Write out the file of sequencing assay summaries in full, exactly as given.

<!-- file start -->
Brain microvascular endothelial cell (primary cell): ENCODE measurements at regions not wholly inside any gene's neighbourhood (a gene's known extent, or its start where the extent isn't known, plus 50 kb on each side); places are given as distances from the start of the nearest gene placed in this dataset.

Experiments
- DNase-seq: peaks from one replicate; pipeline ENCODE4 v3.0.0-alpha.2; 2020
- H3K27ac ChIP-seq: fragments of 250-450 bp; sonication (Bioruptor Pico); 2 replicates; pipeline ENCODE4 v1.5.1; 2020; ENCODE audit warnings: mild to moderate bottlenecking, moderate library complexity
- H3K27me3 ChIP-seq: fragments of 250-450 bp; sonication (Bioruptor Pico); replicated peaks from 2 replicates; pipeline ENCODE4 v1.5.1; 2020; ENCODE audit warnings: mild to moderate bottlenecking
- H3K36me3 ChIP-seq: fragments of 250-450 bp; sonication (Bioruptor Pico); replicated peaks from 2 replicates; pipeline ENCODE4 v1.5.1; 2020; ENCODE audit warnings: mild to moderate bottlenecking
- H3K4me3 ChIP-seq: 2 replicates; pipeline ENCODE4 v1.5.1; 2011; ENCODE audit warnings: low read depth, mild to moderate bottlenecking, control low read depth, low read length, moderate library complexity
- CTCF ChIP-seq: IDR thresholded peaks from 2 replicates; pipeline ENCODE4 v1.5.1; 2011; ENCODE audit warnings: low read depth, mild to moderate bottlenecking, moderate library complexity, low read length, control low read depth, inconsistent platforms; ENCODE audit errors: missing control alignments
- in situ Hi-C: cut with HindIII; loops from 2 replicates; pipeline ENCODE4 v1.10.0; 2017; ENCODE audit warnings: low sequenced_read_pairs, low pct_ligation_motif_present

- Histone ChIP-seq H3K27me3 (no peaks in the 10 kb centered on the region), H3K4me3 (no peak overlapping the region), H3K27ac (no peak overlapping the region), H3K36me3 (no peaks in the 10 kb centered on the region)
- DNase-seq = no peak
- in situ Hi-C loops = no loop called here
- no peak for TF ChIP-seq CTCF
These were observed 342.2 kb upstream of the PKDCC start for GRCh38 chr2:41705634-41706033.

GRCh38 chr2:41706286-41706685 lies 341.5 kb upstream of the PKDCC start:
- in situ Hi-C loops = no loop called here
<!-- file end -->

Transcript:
Brain microvascular endothelial cell (primary cell): ENCODE measurements at regions not wholly inside any gene's neighbourhood (a gene's known extent, or its start where the extent isn't known, plus 50 kb on each side); places are given as distances from the start of the nearest gene placed in this dataset.

Experiments
- DNase-seq: peaks from one replicate; pipeline ENCODE4 v3.0.0-alpha.2; 2020
- H3K27ac ChIP-seq: fragments of 250-450 bp; sonication (Bioruptor Pico); 2 replicates; pipeline ENCODE4 v1.5.1; 2020; ENCODE audit warnings: mild to moderate bottlenecking, moderate library complexity
- H3K27me3 ChIP-seq: fragments of 250-450 bp; sonication (Bioruptor Pico); replicated peaks from 2 replicates; pipeline ENCODE4 v1.5.1; 2020; ENCODE audit warnings: mild to moderate bottlenecking
- H3K36me3 ChIP-seq: fragments of 250-450 bp; sonication (Bioruptor Pico); replicated peaks from 2 replicates; pipeline ENCODE4 v1.5.1; 2020; ENCODE audit warnings: mild to moderate bottlenecking
- H3K4me3 ChIP-seq: 2 replicates; pipeline ENCODE4 v1.5.1; 2011; ENCODE audit warnings: low read depth, mild to moderate bottlenecking, control low read depth, low read length, moderate library complexity
- CTCF ChIP-seq: IDR thresholded peaks from 2 replicates; pipeline ENCODE4 v1.5.1; 2011; ENCODE audit warnings: low read depth, mild to moderate bottlenecking, moderate library complexity, low read length, control low read depth, inconsistent platforms; ENCODE audit errors: missing control alignments
- in situ Hi-C: cut with HindIII; loops from 2 replicates; pipeline ENCODE4 v1.10.0; 2017; ENCODE audit warnings: low sequenced_read_pairs, low pct_ligation_motif_present

- Histone ChIP-seq H3K27me3 (no peaks in the 10 kb centered on the region), H3K4me3 (no peak overlapping the region), H3K27ac (no peak overlapping the region), H3K36me3 (no peaks in the 10 kb centered on the region)
- DNase-seq = no peak
- in situ Hi-C loops = no loop called here
- no peak for TF ChIP-seq CTCF
These were observed 342.2 kb upstream of the PKDCC start for GRCh38 chr2:41705634-41706033.

GRCh38 chr2:41706286-41706685 lies 341.5 kb upstream of the PKDCC start:
- in situ Hi-C loops = no loop called here